I don't like being sandy but I love building sand castles. The potential is high but the stakes are low. You have unlimited raw material to build whatever you can imagine, and if you screw up you can just knock it over (to the delight of your children) and start again.
When your constant is impermanence, you adjust your expectations accordingly. If the sands shift or the tide rises, you shrug it off and start again or go back to bocce. However, if you were somehow bound by the fruit of your labor, you'd think twice about the when, where, and how of your building.
Lyle and I started developing Ubercart when Drupal 5 was still in beta, and we put up with the impermanence because we were just two dudes learning a lot and working from a clean slate.
Moving that forward to Drupal 6 took even longer because our codebase grew unwieldy, so I decided at Commerce Guys to trim the fat and start over. We didn't learn every lesson moving to Drupal 7, though, as it was still unstable when we began developing Drupal Commerce. With an unstable Views module. And an unstable Rules module. And an incomplete Entity API.
I don't think we would've done any differently, as the flip side of the instability is the opportunity to positively impact the development of the projects you depend on. For Drupal 8 we ended up contributing to core in other ways while tackling a full Drupal Commerce rewrite more slowly than we hoped. Even the code that we did develop against Drupal 8 is now outdated, as we had to juggle managing our existing ecosystem, writing new code, and rewriting that code to track changes in Drupal 8 itself.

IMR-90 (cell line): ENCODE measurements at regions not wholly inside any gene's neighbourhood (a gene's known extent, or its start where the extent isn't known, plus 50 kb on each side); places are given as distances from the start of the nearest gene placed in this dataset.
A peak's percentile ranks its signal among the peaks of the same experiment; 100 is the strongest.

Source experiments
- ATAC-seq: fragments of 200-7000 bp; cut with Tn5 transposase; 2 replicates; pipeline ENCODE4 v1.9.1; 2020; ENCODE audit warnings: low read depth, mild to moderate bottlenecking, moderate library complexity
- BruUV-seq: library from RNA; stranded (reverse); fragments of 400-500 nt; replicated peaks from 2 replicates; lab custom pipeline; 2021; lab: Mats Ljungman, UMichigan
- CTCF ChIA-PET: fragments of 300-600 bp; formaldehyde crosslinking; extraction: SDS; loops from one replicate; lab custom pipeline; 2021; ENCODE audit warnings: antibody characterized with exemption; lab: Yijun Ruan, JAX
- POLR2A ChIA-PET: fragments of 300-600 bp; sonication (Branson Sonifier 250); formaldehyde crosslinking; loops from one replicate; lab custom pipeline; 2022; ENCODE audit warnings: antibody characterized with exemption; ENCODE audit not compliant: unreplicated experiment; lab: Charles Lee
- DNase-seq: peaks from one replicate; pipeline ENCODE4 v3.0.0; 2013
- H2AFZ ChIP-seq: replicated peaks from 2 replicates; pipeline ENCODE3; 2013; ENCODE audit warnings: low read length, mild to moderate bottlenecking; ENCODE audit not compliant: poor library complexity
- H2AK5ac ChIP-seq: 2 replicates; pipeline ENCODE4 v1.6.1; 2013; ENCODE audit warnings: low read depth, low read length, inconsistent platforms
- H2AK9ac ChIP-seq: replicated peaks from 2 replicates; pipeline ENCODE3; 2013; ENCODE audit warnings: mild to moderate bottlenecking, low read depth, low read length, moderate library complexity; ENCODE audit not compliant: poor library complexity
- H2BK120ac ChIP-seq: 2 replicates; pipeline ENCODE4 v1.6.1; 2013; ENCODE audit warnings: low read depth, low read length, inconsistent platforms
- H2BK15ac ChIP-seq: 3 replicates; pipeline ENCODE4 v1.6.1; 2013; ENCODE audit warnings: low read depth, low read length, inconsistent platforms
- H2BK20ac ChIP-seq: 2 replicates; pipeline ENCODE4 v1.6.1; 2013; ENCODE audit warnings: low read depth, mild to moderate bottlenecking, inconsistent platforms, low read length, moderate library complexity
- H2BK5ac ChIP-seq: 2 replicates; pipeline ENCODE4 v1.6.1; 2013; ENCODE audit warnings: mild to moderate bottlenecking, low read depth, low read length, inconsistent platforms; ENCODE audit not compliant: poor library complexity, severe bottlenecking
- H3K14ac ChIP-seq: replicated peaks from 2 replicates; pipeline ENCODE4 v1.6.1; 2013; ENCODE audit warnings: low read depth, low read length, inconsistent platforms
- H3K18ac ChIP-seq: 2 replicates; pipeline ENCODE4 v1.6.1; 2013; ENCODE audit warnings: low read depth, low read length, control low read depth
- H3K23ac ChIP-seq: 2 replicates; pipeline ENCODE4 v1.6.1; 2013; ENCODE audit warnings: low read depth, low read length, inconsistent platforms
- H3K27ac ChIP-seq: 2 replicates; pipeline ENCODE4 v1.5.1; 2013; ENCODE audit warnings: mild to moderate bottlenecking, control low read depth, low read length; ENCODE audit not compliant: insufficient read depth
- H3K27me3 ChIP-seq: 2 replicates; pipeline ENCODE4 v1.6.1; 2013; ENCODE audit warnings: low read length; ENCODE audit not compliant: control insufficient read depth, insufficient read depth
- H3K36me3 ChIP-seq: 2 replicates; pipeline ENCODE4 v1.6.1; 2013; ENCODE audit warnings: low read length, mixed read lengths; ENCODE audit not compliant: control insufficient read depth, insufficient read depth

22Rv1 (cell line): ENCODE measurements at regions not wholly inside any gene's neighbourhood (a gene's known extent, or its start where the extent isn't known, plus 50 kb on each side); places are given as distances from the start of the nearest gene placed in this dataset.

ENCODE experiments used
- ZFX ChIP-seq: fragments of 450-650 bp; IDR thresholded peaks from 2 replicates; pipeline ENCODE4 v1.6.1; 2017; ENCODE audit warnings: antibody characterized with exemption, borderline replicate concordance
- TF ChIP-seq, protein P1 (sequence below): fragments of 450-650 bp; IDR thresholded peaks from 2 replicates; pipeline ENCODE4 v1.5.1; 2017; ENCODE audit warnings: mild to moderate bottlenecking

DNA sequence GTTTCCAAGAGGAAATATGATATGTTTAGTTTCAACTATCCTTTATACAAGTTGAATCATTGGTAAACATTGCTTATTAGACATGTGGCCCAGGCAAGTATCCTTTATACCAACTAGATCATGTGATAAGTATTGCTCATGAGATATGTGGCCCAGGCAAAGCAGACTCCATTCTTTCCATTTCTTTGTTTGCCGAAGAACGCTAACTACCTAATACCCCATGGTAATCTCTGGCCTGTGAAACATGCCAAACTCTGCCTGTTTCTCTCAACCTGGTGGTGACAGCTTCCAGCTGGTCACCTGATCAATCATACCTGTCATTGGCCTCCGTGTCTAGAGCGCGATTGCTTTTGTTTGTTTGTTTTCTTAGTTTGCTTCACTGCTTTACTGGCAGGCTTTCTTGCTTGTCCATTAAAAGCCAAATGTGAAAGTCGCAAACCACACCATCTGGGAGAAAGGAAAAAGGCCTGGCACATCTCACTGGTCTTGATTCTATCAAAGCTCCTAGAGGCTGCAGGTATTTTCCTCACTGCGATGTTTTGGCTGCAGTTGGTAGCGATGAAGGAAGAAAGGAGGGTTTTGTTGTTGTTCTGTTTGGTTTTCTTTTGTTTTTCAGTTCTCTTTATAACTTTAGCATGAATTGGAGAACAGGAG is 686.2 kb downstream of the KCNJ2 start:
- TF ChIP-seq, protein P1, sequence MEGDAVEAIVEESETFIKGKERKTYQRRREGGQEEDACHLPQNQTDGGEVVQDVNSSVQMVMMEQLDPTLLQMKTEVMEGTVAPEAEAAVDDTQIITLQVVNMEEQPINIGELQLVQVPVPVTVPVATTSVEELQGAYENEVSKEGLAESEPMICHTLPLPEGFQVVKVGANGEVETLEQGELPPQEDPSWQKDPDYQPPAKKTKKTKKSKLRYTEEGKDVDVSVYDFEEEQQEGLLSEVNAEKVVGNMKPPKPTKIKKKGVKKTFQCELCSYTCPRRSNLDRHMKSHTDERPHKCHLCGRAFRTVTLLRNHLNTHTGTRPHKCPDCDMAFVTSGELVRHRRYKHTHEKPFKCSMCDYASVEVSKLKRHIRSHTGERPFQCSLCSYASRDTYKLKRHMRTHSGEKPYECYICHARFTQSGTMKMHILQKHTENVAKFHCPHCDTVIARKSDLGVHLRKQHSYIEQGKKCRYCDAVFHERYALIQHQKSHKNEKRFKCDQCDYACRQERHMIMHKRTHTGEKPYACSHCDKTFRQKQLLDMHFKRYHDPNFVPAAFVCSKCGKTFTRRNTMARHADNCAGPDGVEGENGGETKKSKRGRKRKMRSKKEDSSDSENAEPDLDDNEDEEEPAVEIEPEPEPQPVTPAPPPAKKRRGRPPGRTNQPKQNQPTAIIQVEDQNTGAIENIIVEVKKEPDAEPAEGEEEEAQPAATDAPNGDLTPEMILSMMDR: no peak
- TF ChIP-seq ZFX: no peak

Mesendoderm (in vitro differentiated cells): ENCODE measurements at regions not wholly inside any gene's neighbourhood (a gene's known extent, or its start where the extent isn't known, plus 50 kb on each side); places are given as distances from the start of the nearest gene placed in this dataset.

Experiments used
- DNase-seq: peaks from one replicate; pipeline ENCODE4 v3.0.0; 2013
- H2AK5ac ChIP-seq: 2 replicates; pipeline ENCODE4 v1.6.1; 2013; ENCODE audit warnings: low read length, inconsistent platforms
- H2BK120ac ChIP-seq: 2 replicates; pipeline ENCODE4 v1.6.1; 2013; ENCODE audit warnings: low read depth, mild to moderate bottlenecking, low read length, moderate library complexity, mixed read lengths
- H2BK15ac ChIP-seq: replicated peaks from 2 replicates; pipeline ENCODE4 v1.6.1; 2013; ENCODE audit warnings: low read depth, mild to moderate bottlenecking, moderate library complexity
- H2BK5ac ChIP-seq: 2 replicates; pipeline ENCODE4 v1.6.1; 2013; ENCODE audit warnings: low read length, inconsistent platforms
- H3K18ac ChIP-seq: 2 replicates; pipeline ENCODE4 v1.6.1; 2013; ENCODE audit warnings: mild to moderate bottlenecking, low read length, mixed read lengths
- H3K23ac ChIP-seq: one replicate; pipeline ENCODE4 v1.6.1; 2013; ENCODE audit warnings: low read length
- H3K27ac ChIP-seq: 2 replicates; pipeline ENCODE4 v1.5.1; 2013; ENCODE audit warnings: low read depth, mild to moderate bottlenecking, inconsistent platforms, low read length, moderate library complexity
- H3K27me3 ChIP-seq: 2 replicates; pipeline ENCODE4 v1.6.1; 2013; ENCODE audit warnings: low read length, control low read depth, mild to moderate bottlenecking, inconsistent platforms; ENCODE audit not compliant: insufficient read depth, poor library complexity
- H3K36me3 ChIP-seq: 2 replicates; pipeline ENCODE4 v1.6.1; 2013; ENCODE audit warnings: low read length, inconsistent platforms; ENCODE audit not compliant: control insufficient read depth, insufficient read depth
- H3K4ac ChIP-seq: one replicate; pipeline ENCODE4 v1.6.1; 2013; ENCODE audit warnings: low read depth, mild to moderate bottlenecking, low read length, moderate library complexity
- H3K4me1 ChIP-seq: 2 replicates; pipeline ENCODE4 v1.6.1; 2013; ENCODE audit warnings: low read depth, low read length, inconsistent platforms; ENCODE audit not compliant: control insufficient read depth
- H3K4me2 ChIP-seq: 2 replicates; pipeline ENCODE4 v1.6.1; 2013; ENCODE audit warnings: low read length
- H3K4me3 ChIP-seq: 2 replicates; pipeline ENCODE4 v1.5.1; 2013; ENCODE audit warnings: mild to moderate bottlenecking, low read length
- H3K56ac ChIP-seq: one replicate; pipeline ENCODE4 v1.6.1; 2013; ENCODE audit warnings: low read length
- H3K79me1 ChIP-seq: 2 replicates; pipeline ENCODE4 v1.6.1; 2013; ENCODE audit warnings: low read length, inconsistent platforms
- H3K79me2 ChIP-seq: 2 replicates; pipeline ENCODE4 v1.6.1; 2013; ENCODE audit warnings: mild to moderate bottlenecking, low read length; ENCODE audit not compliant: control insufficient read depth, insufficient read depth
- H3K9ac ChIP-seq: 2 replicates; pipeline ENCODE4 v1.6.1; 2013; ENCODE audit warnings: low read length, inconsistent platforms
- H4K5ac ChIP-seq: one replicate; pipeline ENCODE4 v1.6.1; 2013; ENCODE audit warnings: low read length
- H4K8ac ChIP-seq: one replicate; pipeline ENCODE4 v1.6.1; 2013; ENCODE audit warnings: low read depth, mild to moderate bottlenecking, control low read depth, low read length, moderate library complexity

However, we've recently been given the opportunity to host a variety of developers / documenters in Paris from June 30 - July 4 to re-evaluate our Commerce 2.x roadmap with the direct help and guidance of key members of the Symfony project. Specifically, we'll be looking to both move our code "upstream" from our Drupal modules into generalized libraries and take advantage of existing Symfony projects where possible.
Our target is an even leaner codebase with connections to the broader world of PHP based eCommerce. If you have any insights in this direction, please comment or contact me directly and consider joining us in Paris to learn and contribute.